Do thorough research into each competition before entering and choose carefully. There are lots of competitions around, and some have better reputations than others. This can be another crucial factor in demonstrating you are a writer worth an agent‘s time.
3. Find Networking Opportunities
Sending emails and entering competitions are good ways of getting attention for your scripts and finding an agent. However, they require persistence and you will often not receive a response, which can be demoralizing.
Sometimes speaking passionately about your ideas in person can be the best way of getting people to be receptive. Talking about your scripts to every industry person that you come across isn’t always appropriate. However, when you attend events and conferences that are specifically designed for networking, agents and managers in attendance will be more relaxed and open to new ideas.
Furthermore, networking in general will introduce you to other writers or people in the industry. And this will, in turn, make it more likely for someone to connect you with potential screenwriting representation.
If you’re struggling to find or attend networking opportunities, you can seek out online screenwriting groups such as those on Facebook or LinkedIn. This is probably unlikely to lead you directly to screenwriting representation. But it will keep you connected to the screenwriting world and potentially introduce you to collaborators and connections.
And although much of networking has gone online, you can still find in-person events where you have an opportunity to make an impact. These events can take a few different forms, including social events connected to film festivals. In general, try and get the notion of yourself as a writer out there in the world.
4. Work in the Industry
In pre-production or development roles, for instance, you can get an insider’s understanding of how and why new scripts are chosen. This may also bring you into contact with agents, managers and producers who could be helpful in furthering your screenwriting career. Even if they’re not going to be directly receptive to your script right there and then, they may be useful in providing advice or a general understanding of how to seek representation.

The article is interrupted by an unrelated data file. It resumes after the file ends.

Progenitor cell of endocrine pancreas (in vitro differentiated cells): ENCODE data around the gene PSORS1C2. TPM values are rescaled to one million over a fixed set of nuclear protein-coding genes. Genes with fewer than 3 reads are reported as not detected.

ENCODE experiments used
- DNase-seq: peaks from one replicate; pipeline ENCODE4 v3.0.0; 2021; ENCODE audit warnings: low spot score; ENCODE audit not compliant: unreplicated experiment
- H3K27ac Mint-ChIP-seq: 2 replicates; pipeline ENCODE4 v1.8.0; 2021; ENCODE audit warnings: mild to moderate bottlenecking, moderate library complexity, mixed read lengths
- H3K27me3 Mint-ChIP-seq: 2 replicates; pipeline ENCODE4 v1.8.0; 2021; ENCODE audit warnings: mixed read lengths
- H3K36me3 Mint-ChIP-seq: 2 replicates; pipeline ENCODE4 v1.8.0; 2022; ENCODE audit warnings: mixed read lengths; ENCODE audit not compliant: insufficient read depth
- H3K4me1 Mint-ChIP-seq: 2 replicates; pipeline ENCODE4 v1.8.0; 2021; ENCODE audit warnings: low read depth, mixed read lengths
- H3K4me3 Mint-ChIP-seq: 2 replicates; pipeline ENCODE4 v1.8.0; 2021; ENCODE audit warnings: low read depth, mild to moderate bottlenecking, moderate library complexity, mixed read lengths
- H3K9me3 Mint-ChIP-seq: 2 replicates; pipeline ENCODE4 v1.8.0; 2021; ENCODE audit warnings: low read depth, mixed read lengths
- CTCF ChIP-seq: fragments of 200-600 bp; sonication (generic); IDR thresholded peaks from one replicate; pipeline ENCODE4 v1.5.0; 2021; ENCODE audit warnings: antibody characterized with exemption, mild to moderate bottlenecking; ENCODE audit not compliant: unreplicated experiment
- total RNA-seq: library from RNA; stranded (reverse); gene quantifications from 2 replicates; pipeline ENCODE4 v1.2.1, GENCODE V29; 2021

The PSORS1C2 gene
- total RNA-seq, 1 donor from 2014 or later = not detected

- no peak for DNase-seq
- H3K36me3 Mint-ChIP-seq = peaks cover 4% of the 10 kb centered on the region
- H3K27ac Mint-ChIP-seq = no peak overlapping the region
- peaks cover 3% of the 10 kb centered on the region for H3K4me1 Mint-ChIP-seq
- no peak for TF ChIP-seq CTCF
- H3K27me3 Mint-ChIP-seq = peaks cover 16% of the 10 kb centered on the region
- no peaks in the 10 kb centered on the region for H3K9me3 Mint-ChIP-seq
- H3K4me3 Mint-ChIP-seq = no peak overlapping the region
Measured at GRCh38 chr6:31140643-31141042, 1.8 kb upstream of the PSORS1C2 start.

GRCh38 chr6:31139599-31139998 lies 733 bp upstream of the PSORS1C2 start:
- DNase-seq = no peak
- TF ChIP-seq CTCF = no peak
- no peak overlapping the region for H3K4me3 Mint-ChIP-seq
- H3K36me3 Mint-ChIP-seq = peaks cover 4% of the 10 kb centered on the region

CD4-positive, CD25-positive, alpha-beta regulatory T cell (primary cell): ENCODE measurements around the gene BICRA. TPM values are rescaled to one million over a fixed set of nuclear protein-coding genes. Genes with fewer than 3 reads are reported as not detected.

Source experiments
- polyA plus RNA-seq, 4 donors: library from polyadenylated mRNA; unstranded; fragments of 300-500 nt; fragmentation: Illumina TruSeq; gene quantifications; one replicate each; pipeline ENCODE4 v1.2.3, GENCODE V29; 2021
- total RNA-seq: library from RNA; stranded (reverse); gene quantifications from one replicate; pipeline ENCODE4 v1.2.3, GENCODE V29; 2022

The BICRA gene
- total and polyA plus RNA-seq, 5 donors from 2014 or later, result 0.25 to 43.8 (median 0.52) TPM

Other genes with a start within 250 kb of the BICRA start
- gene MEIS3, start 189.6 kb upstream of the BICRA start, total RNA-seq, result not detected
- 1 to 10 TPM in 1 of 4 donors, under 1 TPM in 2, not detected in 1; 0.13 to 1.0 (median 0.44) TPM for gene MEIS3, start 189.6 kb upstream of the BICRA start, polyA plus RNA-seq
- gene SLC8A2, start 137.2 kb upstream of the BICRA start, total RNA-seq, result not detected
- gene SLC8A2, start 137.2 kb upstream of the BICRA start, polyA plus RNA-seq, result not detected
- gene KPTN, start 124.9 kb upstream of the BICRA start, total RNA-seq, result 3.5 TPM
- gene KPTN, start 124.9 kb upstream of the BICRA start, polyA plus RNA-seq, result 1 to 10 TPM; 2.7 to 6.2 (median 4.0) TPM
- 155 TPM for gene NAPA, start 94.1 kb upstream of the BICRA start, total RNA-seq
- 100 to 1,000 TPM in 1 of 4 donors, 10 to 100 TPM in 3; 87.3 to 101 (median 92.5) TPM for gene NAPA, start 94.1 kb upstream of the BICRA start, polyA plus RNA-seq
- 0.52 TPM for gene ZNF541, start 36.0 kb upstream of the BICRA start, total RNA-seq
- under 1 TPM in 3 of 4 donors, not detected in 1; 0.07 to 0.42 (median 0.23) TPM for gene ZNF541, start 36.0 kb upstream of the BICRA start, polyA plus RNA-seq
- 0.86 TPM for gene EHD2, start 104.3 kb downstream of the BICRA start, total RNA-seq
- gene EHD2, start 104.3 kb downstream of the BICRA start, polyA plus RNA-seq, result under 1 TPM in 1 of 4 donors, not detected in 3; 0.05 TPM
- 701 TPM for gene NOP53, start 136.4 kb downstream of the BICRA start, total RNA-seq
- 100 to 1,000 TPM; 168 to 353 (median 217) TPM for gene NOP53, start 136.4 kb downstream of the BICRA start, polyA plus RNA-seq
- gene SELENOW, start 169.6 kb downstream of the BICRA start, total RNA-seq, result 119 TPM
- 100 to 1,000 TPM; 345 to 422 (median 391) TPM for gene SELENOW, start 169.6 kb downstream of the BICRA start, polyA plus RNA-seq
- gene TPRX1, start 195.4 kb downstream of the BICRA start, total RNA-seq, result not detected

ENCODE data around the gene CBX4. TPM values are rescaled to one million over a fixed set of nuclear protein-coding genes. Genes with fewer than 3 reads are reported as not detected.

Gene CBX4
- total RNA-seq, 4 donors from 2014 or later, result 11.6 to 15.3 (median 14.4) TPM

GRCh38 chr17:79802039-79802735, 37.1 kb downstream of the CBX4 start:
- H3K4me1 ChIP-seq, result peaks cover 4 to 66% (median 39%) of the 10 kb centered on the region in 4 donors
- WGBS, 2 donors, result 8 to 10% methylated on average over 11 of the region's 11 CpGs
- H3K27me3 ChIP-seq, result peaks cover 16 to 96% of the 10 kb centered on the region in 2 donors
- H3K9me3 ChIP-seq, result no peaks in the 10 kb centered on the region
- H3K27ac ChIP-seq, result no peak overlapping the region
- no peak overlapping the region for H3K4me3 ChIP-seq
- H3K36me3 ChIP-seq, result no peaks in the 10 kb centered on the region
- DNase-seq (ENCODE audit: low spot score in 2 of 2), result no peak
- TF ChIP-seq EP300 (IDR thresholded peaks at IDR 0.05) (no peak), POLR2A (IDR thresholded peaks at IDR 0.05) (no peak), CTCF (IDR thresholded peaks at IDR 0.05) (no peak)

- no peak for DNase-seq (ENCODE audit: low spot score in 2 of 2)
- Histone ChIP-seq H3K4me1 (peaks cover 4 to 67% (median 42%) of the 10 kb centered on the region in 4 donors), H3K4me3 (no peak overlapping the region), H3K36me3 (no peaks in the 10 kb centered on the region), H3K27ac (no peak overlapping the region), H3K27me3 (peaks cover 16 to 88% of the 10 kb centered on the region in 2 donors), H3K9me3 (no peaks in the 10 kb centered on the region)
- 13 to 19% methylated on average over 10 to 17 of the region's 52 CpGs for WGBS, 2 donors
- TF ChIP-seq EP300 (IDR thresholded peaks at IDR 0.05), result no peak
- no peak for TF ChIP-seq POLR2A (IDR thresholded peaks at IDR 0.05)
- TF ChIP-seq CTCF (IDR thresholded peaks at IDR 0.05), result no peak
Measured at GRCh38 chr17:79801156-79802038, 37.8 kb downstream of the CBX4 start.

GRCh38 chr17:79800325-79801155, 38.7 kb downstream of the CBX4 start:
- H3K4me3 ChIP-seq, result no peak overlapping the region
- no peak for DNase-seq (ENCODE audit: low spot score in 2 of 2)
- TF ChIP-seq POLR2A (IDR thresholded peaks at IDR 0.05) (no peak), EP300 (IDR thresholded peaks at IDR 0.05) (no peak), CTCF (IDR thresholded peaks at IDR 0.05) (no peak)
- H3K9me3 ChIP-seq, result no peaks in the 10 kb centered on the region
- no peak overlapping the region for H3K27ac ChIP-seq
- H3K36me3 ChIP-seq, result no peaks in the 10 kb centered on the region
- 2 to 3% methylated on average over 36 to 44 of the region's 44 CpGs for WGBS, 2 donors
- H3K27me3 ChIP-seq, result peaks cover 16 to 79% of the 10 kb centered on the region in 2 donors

Working in the later stages of production and filming can also have benefits. You get to see how filmmakers draw upon, manipulate and sometimes disregard scripts in order to realize the story. You can take this insight, for instance, and use it to tighten up your projects so they translate well to set and post-production.
This may not appeal to everyone as an option; maybe you already have this insight from having a script made before, or you just want to focus on writing. However, if you are just starting out, getting some experience in the world of film and TV can help you understand what works in a script on a more practical level.
5. Write Query Letters, but Choose Carefully Who You Write Them to
Query letters are a way to formally introduce yourself to prospective agents or managers via email. In the letters, writers will propose one or two ideas that are hopefully powerful enough to solicit a request for a script from the agent. Although it’s a more conventional way to contact agents, you will need to avoid some common mistakes to make sure your email can stand out.
- Directly seeking screenwriting representation from agents via query letters can be a frustrating task if you don’t take the time to really research the person beforehand.
- Firing off lots of generic emails and seeing if anything comes back may seem efficient. But they will likely be ignored if you haven’t personalized your message for that specific agent.
- Research as much as possible before you contact someone and find out what kinds of projects they tend to work on. You can do this with IMDBPro or through their website if they have one.
- Try and specify, albeit subtly and without pandering, why you wanted to get in touch with this agent if possible.
- Avoid generic, formulaic phrasing and tailor each letter to each agent you are contacting.
Agents will get many of these emails a week from other writers. So as far as possible you need to make yours simple, with a logline or brief synopsis and a short bio of yourself. Avoid including attachments because sending unsolicited material is considered rude. If the agent is interested they will ask you to send through some pages.